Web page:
Back-to-School Time: Tips to Help Children Adjust
Back to school time often means changes for children and families: the first day of kindergarten or first grade; new preschools or child care settings; new classrooms and new teachers. Making smooth transitions between home, programs and schools can help children feel good about themselves and teach them to trust other adults and children. Helping children adapt to new situations can ease parents' minds and give them a chance to become involved in their children's education.
Transitions are exciting opportunities for children to learn and grow. Parents and early childhood professionals share a role in making children feel safe and secure as they move to new educational settings. Of course, such milestones in children's lives can cause anxiety, too. Strengthening the ties between programs and families will help create smooth transitions for adults and children both.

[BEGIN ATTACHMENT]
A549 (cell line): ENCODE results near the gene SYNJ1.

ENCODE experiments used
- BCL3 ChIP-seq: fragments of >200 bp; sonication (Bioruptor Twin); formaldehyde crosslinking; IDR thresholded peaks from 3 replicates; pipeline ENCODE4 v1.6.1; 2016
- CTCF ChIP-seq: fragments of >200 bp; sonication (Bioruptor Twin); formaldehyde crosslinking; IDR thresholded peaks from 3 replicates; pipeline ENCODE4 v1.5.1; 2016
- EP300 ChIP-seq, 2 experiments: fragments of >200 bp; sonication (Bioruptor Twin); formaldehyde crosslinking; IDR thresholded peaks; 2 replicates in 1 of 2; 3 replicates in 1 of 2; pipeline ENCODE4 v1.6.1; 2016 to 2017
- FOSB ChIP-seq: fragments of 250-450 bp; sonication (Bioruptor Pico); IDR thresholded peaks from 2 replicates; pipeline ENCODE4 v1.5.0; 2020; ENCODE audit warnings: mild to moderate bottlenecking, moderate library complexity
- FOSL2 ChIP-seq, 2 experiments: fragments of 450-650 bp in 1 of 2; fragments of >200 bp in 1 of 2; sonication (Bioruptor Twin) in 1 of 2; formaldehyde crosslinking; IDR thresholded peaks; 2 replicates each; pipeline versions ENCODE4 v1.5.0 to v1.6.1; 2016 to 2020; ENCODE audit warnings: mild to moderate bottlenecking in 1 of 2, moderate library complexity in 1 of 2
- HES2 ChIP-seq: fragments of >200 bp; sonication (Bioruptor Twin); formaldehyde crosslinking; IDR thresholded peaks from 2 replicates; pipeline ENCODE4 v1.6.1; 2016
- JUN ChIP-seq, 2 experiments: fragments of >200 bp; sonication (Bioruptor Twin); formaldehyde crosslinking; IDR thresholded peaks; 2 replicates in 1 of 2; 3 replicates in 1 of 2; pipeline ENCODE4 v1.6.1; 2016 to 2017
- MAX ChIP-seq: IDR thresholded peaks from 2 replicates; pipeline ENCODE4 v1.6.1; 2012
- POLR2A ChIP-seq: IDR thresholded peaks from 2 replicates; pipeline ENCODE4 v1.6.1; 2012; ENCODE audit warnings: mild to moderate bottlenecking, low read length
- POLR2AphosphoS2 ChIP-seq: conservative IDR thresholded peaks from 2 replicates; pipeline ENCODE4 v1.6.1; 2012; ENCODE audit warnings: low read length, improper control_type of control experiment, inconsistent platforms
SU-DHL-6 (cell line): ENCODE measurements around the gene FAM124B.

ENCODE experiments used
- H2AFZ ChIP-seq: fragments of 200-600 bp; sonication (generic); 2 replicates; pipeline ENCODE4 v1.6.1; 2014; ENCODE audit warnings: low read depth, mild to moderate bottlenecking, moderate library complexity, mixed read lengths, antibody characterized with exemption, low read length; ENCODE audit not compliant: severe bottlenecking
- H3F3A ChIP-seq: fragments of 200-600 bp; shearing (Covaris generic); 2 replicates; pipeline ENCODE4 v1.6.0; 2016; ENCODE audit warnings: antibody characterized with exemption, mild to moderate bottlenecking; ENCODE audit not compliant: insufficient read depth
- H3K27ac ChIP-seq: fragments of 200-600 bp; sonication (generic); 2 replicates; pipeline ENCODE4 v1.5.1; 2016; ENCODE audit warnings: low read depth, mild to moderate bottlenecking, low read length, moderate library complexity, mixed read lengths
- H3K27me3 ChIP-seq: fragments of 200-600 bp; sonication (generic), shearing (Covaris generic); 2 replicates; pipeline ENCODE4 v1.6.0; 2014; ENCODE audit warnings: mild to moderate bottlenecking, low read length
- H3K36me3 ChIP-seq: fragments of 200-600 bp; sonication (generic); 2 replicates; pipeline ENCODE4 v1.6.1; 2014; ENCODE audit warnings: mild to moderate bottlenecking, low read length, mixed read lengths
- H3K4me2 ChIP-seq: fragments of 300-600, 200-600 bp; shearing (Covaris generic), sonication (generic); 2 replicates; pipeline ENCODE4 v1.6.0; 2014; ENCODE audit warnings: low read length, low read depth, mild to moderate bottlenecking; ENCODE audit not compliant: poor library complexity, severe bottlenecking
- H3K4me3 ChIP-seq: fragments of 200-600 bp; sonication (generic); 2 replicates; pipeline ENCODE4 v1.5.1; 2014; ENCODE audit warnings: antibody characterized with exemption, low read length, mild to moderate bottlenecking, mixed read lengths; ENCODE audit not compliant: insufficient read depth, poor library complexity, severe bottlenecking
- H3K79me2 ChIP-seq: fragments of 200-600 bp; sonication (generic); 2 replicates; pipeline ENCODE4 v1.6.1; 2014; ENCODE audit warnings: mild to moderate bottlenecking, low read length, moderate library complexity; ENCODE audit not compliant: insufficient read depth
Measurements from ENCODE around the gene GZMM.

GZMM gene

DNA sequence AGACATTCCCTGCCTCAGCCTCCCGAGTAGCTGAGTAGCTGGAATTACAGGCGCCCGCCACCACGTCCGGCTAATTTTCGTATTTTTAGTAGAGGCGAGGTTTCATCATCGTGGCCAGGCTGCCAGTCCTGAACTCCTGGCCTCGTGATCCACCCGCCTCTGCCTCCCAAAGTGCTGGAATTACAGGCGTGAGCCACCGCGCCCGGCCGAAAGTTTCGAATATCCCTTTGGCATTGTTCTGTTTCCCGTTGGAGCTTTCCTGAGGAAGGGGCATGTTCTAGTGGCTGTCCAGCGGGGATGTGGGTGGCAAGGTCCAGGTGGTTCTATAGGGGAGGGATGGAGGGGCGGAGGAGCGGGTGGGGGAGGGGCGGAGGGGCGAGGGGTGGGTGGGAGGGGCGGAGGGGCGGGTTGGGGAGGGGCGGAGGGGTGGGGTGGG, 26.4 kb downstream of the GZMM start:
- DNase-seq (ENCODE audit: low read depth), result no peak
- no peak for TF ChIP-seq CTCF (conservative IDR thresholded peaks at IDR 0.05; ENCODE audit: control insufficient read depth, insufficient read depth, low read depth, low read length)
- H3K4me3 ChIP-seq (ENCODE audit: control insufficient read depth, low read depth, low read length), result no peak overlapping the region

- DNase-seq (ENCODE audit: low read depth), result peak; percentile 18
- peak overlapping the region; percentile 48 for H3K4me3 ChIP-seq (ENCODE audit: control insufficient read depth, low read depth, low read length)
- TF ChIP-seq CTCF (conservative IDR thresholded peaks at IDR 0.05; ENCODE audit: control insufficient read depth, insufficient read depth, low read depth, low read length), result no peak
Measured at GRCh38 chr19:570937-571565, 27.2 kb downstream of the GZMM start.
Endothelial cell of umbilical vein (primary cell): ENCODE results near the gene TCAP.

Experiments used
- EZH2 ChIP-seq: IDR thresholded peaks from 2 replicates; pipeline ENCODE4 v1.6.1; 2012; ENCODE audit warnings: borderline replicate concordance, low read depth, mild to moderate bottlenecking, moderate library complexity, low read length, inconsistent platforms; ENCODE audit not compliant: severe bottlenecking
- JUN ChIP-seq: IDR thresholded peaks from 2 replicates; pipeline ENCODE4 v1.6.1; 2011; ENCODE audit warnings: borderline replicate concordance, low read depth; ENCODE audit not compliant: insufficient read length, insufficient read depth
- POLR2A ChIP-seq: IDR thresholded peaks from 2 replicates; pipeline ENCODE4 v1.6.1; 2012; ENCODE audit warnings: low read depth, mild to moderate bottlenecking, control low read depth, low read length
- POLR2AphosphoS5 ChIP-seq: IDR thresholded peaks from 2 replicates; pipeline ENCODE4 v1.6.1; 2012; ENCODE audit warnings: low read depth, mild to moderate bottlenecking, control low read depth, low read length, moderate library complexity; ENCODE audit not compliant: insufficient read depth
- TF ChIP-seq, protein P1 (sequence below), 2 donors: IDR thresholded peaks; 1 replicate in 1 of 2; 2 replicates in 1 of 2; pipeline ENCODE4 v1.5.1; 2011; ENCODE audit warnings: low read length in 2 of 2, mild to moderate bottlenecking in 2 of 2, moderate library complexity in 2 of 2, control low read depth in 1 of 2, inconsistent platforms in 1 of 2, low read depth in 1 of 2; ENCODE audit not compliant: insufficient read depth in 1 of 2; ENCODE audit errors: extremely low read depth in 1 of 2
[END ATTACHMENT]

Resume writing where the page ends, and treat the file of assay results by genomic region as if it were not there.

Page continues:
How parents can help:
- Be enthusiastic about the upcoming change. If you are excited and confident, your child will be, too.
- Prepare yourself. Take note of how your child reacts to separation. If possible, visit the new setting with your child. Introduce your child to the new teacher or early childhood professional in advance.
- Arrange a playdate with another child from the program, preferably one-on-one, so that your child will see a familiar face when she walks in.
- Start daily routines that will add to continuity. Let your child become involved with packing lunch or laying out clothes. Also, begin an earlier bedtime several weeks before.
- Put aside extra time, particularly on the first day, for chatting and commuting together. But remember not to prolong the good-bye. If the child whines or clings, staying will only make it harder.
- Always say good-bye to your child. Be firm, but friendly about separating. Never ridicule a child for crying. Instead, make supportive statements like, "it's hard to say good-bye."
- At the end of the work day, put aside your concerns and focus on being a parent.
Reprinted with the permission of the National Association for the Education of Young Children. © 2008 NAEYC
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